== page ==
Epistemology is the science of how we know. It strives to draw connections in order to clarify abstract concepts such as meaning and reality. These are broad subjects and each has many of its own sub-divisions. Meaning and reality, however, are closely tied to both personal and/or private identity. Your reality is the current life you live in as it actually is while your meaning is the goal you set for yourself to accomplish in your reality. The combination of your surroundings, what you do, and what drives those actions are what create an identity? Faulkner's Absalom, Absalom! focuses on the nature of historical understanding and our relation to the past in order to relay truths about meaning and reality. Faulkner gives the reader the stories of Thomas Sutpen, Charles Bon and Quentin Compson in order to show the reader all the different kinds of ways that meaning and reality end up meaning identity.
There are several paths to discovering a meaning or understanding your reality. One of these paths does not require any discovery whatsoever. In fact, the path that Thomas Sutpen chose is the path that is drawn out by society. Thomas Sutpen, the grand architect of the debacle that is the Sutpen genealogy, is born as white trash and throughout the story desperately tries to make a name for his self and all previous and future Sutpens. He has a step by step plan set out that actually seems pretty straightforward: get land, get slaves, marry a white woman, have a male heir so that your name doesn't get forgotten. This plan seems to be all business even though it talks about marriage and family.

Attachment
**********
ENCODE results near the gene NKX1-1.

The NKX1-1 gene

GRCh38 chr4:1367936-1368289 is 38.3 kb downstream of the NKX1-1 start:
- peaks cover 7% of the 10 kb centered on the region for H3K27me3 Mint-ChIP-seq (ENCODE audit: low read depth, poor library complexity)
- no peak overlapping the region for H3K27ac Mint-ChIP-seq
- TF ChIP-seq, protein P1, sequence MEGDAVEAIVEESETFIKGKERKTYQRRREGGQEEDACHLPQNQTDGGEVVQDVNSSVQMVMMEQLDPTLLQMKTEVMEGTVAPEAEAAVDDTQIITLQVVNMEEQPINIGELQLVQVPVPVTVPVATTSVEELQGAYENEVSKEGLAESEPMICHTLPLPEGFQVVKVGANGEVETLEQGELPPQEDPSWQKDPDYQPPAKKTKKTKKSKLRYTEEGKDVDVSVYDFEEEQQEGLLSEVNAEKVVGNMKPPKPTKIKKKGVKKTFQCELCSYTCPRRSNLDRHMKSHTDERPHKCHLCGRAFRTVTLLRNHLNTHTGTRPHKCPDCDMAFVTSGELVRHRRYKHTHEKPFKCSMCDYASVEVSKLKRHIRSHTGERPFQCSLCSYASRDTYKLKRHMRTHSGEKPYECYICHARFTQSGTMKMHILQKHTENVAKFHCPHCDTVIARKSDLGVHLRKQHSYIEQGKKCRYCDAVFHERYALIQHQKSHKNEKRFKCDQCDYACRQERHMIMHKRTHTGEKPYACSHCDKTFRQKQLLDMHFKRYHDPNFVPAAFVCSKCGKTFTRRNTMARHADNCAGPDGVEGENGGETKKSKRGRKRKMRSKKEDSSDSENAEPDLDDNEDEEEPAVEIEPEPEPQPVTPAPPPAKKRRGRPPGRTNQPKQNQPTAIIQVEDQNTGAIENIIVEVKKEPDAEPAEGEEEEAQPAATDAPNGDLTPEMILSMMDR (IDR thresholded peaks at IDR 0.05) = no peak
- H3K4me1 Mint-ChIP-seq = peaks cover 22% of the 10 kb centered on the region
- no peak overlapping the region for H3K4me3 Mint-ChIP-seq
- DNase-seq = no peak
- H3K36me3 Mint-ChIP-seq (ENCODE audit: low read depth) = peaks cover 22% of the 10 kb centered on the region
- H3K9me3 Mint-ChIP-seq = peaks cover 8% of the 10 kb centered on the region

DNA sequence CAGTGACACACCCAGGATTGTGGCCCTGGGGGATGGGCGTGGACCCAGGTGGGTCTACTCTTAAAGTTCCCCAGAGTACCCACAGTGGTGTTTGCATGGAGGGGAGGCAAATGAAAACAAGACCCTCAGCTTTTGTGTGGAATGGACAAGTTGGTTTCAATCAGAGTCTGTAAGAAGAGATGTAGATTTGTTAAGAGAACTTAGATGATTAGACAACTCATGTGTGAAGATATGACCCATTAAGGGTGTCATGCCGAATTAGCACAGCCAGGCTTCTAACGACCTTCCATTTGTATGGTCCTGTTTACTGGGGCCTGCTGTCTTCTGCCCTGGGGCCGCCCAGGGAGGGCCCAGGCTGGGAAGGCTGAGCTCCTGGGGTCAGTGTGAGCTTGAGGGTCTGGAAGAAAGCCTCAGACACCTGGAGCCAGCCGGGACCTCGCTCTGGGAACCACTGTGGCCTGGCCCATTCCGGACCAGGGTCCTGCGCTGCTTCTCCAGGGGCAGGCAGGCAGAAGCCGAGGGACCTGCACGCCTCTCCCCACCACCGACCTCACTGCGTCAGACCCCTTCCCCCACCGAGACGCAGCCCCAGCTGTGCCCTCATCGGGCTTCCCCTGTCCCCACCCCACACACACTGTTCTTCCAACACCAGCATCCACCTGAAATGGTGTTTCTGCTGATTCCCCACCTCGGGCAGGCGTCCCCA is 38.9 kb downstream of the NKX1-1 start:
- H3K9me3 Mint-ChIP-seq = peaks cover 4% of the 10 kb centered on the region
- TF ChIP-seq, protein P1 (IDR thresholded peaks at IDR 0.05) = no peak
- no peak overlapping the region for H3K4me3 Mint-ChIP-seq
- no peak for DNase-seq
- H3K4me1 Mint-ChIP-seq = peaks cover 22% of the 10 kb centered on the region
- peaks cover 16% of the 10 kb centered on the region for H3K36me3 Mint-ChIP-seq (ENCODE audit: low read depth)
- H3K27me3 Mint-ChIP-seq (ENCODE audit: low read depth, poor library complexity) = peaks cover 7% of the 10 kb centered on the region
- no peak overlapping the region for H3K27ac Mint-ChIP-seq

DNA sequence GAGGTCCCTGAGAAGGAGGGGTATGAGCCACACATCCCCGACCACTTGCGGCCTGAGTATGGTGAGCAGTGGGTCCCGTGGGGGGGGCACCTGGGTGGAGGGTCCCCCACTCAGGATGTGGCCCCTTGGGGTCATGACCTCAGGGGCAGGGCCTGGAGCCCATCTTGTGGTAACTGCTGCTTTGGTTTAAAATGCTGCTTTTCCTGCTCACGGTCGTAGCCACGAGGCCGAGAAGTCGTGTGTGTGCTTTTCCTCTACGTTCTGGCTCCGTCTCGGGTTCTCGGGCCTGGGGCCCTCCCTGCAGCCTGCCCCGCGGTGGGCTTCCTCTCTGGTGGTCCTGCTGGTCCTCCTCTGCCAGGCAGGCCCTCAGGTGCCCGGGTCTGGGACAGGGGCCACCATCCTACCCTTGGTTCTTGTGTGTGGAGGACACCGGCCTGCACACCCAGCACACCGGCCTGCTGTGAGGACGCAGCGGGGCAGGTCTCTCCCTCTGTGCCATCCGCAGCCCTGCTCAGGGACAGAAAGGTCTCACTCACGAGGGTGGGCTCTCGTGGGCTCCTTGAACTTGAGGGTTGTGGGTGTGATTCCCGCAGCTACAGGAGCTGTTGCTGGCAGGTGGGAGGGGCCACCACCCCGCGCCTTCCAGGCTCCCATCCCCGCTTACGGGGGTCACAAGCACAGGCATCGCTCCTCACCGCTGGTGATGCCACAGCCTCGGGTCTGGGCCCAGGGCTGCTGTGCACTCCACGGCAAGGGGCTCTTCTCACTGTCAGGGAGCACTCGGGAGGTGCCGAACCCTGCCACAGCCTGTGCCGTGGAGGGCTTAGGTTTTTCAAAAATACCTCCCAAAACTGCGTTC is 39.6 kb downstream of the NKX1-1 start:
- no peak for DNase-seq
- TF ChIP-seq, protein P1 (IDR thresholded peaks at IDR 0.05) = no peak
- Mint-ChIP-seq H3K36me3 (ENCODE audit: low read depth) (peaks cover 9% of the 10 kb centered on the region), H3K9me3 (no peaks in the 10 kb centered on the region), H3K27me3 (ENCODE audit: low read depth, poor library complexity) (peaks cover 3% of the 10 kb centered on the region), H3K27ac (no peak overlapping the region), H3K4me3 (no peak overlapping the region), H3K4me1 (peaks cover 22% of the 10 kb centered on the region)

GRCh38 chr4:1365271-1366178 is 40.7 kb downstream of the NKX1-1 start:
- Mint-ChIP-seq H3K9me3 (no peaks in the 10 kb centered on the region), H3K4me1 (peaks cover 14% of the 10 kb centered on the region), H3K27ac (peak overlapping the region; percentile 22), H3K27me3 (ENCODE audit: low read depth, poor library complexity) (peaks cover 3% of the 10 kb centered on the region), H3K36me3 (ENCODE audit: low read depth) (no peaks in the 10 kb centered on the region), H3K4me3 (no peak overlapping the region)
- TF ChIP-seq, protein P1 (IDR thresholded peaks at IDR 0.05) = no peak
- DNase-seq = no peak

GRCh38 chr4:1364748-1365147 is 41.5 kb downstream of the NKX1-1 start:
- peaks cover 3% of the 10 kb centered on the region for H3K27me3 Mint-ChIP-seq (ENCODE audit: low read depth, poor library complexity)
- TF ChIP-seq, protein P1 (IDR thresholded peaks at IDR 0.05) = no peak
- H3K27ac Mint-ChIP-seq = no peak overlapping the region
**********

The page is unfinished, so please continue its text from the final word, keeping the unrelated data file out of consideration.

[...] If you follow Charles Bon's path you'll have an identity that has a stable and unwavering “meaning” but one who's “reality” can change with the blowing of the wind. Finally, if you follow Quentin's path, you will find out who you truly are but, as was unfortunately so for Quentin, this revelation may shatter you and leave you with knowledge of who you are but it will strip you of your identity. But even after you go down a certain path, which path you chose tells you more about who you are than does the end of the road. References Faulkner, William. Absalom, Absalom!. Random House, 1926. Print. [...]
[...] Henry does do it a little more severely though (by seceding from his family) when compared to Quentin who left for Harvard. They are both tied together with implied incestual desires for their respective sisters; and they both want to defend their sisters' honor (Henry shoots Charles; Quentin tries to fight off Dalton Ames). Quentin, on some level, begins to draw some connections too. Quentin (in The Sound and the Fury) commits suicide while Henry pretty much does the same by helping Clytie light the fire. To Quentin, talking to Henry Sutpen was like talking to a future version of himself. [...]
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